Colombian coffee: Full of beans

By bogotapost February 26, 2015
Colombian Coffee

Beans ready for testing at Amor Perfecto. Photo: Karen Attman

Karen Attman takes a tour of Colombian coffee, highlighting the regional variations

One hundred percent Colombian coffee – it is said to be among the best in the world. Coffee has been one of Colombia’s most steady exports for decades. But what is it like to drink a cup of coffee in Colombia?

Typically, Colombians drink what they call tinto, heavily sweetened black coffee served in small cups. Later in the morning and in the afternoon they’ll often have café con leche, which usually involves mixing large amounts of milk with small amounts of coffee.

Over the past decade companies like Juan Valdez, often considered the face of Colombian coffee around the world, and others have begun to elevate the coffee experience in Bogota. Smaller coffeehouses have sprung up that are seriously dedicated to improving the coffee experience in the city in terms of the origin and quality of the beans and the roasting process.

Regional flavours

But where does all this coffee come from? Coffee-growing regions are scattered around Colombia, from the extreme north all the way down south, following a path through the Andes Mountains. Areas include Santander, Huila, Nariño, Sierra Nevada de Santa Marta, and Quindío. These regions have different ecosystems and climates, and are affected by differing cycles of rain, altitude and temperature. All of these influence what you’ll find in your cup of coffee.

For instance, in the south of Colombia, closer to the Equator, coffee is grown at higher altitudes – but the temperatures are lower. So coffees grown in the south-eastern departments of Nariño or Huila are more acidic and may appeal to a more sophisticated palate.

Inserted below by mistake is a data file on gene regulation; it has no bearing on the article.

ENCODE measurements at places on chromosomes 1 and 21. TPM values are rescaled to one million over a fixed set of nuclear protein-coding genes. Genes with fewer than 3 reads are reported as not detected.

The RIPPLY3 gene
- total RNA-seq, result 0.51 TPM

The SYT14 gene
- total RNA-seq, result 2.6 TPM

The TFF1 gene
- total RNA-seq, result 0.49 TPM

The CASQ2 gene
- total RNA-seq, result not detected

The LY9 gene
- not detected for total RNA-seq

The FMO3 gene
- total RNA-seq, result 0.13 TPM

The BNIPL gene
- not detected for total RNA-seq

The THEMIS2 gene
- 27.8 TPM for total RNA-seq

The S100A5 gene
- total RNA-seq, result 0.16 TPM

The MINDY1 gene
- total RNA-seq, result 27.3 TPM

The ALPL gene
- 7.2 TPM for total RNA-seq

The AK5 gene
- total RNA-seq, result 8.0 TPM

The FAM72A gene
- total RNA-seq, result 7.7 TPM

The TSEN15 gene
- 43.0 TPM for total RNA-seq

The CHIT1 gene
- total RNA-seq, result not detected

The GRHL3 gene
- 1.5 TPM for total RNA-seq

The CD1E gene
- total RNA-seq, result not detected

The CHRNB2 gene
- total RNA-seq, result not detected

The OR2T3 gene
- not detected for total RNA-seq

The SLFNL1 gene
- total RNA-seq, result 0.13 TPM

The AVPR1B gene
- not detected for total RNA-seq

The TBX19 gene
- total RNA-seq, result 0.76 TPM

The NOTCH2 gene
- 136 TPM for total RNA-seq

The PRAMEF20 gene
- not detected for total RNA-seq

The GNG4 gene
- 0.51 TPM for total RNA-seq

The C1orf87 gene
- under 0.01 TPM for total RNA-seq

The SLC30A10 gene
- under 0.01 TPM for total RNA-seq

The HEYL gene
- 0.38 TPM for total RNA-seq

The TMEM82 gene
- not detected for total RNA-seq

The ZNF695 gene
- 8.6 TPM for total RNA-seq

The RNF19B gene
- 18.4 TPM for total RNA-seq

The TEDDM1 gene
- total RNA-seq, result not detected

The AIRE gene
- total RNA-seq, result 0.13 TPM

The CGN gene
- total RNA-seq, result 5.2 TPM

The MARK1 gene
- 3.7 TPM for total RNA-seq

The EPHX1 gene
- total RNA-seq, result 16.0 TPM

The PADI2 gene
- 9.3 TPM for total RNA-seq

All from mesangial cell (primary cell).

Coffees grown in the north of Colombia are cultivated at lower altitudes and higher temperatures, and are more exposed to sunlight. That means that coffees from the Sierra Nevada de Santa Marta or Santander have lower acidity and more body.

But most of the coffee is grown in the centre of Colombia, in what is called, quite naturally, la zona cafetera, or the coffee-growing region. In that area you’ll find small, traditional coffee farms as well as huge ones. In areas like Quindío and Antioquia, coffee is harvested year round, up to eight times a year.

Colombian Coffee

Coffee culture in Colombia is changing – as Diego demonstrates. He is the young barista who is the national champion for Colombia this year. Photo: Karen Attman

The coffee experience in Colombia

In Colombia, coffee culture is slowly changing. More and more Colombians are discovering how amazing those single-estate coffees can be, and coffee houses are emphasizing these regions more and more, with expert baristas explaining the characteristics of each region to eager coffee drinkers.

These baristas come to understand the beans and their characteristics, they learn to roast them properly to bring out individual nuances, and then prepare each type of bean using international methods that bring out the distinct strengths of each bean. They then transmit their knowledge to coffeehouse clients. Their enthusiasm and dedication (really, at times, almost devotion) to showcase this special Colombian product gives visitors a glimpse of one of the best things about Colombia – the people.

People here are starting to realize the added value they can bring to the coffee experience.  They are producing coffees from small single estates or lots, roasting select beans on-premises on coffee farms scattered around the country, packaging these select, organic, fair trade beans and exporting them. This gives Colombians and visitors a truly unique experience; drinking regional coffees that can’t be found elsewhere, in an environment that you have to come to Colombia to experience.

Now that’s coffee culture in Colombia.

Karen Attman left her hometown of Philadelphia almost twenty years ago to pursue expat life in Latin America. She now lives in Bogota where she writes and edits in Spanish and English. Her work has been published in more than a dozen publications in the United States, Europe, and Latin America. When she gets some free time she blogs about restaurants, chefs, food events and anything edible at